The mixed blessing of PowerPoint
Toward the middle of our coaching engagement, Adrienne earned the rare opportunity to present her group’s achievements to the CEO’s staff meeting. She was understandably nervous and wanted my help polishing her style.
I brought my video feedback gear to our session but we didn’t end up using it; the moment she showed me her slides I felt we had more important work to do.
PowerPoint is just a piece of software; intrinsically it is neither good nor bad. But too often it blurs, rather than clarifies, our messages and prompts behaviors we would never otherwise display.
What follows are eight tips for using PowerPoint more effectively. Each tip comes with this caveat: if your culture has a different standard, don’t use my suggestion; stay within your company’s norm.
1 Create Visual Themes and Cues
PowerPoint is a visual medium. At it’s most effective it gives us a visual picture of how groups of information relate to each other. It was not intended to generate pages of a book to be read.
Let’s imagine you’re discussing the status of a customer service initiative. The initiative has three major milestones: call center expansion; development of support material; training.
Use PowerPoint to create a visual palette we can follow. For example, give each element (the initiative itself plus the three milestones) its own color. Then keep the colors consistent throughout your presentation.
If the call center expansion gets a yellow box when first introduced, as in the illustration below, every subsequent slide about the expansion should be “branded” with yellow—perhaps a yellow banner across the top with the words, “Call Center Expansion.”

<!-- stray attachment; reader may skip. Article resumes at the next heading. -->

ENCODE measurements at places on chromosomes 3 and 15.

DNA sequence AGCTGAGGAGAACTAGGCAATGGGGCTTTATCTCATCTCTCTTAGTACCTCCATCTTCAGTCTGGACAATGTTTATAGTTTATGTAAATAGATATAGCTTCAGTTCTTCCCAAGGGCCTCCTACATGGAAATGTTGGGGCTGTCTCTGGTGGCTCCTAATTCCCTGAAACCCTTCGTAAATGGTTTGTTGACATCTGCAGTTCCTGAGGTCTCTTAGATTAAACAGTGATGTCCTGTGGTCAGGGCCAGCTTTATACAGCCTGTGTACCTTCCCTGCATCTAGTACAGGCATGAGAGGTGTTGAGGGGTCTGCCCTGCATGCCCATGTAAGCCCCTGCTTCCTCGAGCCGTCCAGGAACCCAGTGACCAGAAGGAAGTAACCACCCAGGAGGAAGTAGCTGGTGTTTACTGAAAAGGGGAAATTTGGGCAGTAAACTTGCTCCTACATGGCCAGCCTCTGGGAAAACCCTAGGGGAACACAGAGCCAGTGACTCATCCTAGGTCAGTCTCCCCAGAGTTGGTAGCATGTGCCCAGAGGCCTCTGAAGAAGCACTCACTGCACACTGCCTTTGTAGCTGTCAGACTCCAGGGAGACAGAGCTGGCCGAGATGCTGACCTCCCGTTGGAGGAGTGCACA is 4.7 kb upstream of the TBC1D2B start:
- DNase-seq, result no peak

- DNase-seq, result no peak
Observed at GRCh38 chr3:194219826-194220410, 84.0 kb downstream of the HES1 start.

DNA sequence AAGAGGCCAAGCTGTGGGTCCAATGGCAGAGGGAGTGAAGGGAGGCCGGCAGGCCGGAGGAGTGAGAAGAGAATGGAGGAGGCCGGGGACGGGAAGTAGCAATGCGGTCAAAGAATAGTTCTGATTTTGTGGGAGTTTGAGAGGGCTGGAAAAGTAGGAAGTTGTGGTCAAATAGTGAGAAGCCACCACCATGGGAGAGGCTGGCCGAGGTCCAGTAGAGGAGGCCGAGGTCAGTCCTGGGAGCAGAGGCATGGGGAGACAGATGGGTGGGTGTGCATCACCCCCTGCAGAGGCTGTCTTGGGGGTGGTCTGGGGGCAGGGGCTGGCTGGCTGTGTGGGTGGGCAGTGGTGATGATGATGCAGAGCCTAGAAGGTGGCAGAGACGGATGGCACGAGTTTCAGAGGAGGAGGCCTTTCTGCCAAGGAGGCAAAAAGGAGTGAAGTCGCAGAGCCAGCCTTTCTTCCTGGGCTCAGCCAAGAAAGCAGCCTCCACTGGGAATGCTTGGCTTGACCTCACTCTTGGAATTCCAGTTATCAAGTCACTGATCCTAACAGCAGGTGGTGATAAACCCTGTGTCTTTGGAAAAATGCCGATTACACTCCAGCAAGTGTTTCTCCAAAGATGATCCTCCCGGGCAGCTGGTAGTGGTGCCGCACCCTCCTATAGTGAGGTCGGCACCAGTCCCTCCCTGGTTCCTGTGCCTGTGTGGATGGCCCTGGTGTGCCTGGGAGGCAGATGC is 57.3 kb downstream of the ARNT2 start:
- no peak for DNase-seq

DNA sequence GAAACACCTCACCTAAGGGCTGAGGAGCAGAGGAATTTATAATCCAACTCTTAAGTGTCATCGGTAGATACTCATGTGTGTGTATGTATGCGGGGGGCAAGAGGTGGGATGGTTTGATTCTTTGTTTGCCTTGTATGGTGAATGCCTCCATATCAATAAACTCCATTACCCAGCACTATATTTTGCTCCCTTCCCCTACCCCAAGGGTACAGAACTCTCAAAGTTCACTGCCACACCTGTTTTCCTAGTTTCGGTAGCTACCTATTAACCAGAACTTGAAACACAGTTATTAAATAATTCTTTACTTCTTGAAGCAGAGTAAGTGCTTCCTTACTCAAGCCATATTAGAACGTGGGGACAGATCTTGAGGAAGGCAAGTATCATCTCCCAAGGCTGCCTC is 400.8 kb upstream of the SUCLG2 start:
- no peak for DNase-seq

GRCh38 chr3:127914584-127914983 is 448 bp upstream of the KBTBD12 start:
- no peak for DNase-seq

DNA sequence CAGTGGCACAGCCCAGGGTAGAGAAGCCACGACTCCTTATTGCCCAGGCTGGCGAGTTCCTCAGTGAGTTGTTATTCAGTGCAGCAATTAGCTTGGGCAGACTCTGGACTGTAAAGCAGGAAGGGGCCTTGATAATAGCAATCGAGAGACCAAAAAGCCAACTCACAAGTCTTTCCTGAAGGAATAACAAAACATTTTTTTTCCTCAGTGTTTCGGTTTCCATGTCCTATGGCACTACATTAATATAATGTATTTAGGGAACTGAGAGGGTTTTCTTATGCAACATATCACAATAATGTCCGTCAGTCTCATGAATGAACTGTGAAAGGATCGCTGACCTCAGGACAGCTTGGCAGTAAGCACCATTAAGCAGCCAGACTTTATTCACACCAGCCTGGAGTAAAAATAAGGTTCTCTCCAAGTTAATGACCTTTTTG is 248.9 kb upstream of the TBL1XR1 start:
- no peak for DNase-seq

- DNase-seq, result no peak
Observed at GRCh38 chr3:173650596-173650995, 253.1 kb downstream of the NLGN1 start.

Or perhaps every slide has three tabs, one tab for each milestone in its own color. When you’re showing slides about the call center expansion, only the call center tab is in color; the others are grayed out. Again, this is shown in the illustration below.
Creating the initial visual theme isn’t too difficult. But being consistent requires discipline. If you do it, the resulting visual roadmap is a great use of PowerPoint’s strengths. This is the visual equivalent of the “Sorting & Labeling” tool I discussed in an earlier Executive Coaching Tip.
2 Create Readable Slides
At one point, when Adrienne advanced her slide, my head jerked back as if someone had taken a swing at me. What made me flinch was a slide that had so much content crammed into it that it felt like a visual assault.
If you print out your slide deck and distribute it to everyone in the room, the idea of readable slides isn’t so important: people can decipher 8-point font on a piece of paper they’re holding. But if you project your slides, make sure they’re readable from a distance.
Here’s the easiest test. After you’ve created a slide, get out of your chair, take three steps back and look at the slide from a distance.
If you can still read the text, great, your slide will be readable on the screen. But if any of the text looks like a line of black centipedes crawling across the screen, your audience is never going to be able to decipher it. You’re not doing yourself any favors jamming your content onto the slide. I often joke, “Hey, split your content onto another slide—it’s free!”
3 Be Stylistically Constant
From slide to slide, be visually consistent. If the headline on your first slide is in Title Case, every subsequent headline should be in Title Case. Don’t suddenly switch to Sentence case.
Similarly, if you use a sans serif font for your text, use the same sans serif font in the same size throughout your slides unless there is a stylistic reason for changing.
Or, if you have one chart where the labels are 36-point font, every label on every chart should be 36-point. If a later chart will only accommodate 28-point font, then all the charts, from start to finish, should have 28-point font.
Visual consistency gives your presentation polish.
4 Write Bullet Points, Not Sentences
I wanted Adrienne to shine when she was in front of the CEO and his staff. I wanted them to focus on her, not her slides.
One major argument I have against PowerPoint is that all too often it takes the focus away from you and puts it on a lifeless tool that’s supposed to be a visual aid. PowerPoint should no more be the focus of a presentation than an extra should be featured over the star of a movie.